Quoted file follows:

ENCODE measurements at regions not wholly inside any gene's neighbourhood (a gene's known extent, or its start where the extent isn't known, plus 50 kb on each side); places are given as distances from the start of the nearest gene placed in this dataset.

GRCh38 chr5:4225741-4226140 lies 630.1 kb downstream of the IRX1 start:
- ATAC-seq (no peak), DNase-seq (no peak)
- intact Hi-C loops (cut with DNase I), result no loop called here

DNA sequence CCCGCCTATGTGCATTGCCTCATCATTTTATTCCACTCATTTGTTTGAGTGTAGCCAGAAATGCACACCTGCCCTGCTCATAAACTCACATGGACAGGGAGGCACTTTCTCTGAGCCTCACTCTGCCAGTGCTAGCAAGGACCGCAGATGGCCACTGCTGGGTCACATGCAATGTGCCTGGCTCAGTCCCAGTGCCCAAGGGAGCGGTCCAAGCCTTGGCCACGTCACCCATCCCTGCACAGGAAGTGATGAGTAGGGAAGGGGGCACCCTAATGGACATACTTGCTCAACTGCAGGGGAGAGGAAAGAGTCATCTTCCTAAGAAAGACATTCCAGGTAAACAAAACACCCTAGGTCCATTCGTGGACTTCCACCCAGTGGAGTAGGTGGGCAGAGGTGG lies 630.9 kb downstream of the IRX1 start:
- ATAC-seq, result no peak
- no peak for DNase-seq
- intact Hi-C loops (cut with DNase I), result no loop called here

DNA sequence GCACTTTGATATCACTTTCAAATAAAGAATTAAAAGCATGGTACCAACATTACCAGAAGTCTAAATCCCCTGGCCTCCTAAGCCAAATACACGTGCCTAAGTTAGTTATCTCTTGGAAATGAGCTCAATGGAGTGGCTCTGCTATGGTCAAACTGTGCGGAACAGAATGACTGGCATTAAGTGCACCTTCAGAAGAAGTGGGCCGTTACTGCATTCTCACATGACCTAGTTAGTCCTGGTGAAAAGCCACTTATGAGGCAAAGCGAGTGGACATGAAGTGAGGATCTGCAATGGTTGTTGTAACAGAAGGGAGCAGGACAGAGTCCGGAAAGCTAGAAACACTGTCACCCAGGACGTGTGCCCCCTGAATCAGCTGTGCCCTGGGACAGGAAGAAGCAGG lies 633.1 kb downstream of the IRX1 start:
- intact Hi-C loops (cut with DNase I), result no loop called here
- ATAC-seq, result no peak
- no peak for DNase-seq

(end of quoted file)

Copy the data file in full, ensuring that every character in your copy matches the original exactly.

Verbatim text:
ENCODE measurements at regions not wholly inside any gene's neighbourhood (a gene's known extent, or its start where the extent isn't known, plus 50 kb on each side); places are given as distances from the start of the nearest gene placed in this dataset.

GRCh38 chr5:4225741-4226140 lies 630.1 kb downstream of the IRX1 start:
- ATAC-seq (no peak), DNase-seq (no peak)
- intact Hi-C loops (cut with DNase I), result no loop called here

DNA sequence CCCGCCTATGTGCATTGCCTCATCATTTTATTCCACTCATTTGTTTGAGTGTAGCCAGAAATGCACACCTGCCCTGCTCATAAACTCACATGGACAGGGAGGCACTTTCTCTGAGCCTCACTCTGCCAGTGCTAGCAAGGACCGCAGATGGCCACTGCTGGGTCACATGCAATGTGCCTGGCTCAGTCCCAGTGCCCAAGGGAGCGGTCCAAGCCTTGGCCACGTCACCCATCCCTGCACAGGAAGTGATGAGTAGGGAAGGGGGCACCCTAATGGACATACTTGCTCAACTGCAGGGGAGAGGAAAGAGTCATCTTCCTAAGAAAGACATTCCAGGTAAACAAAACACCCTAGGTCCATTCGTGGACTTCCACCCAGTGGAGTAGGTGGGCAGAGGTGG lies 630.9 kb downstream of the IRX1 start:
- ATAC-seq, result no peak
- no peak for DNase-seq
- intact Hi-C loops (cut with DNase I), result no loop called here

DNA sequence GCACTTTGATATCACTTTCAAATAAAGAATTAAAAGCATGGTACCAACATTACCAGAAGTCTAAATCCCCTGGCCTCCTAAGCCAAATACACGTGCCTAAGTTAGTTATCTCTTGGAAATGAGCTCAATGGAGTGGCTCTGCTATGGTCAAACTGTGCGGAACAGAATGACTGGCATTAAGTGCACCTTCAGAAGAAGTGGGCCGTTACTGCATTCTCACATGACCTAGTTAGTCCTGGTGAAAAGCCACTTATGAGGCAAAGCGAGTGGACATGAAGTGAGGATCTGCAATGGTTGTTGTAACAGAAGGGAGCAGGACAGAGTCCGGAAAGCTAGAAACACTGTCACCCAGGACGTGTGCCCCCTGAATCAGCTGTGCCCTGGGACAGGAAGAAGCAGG lies 633.1 kb downstream of the IRX1 start:
- intact Hi-C loops (cut with DNase I), result no loop called here
- ATAC-seq, result no peak
- no peak for DNase-seq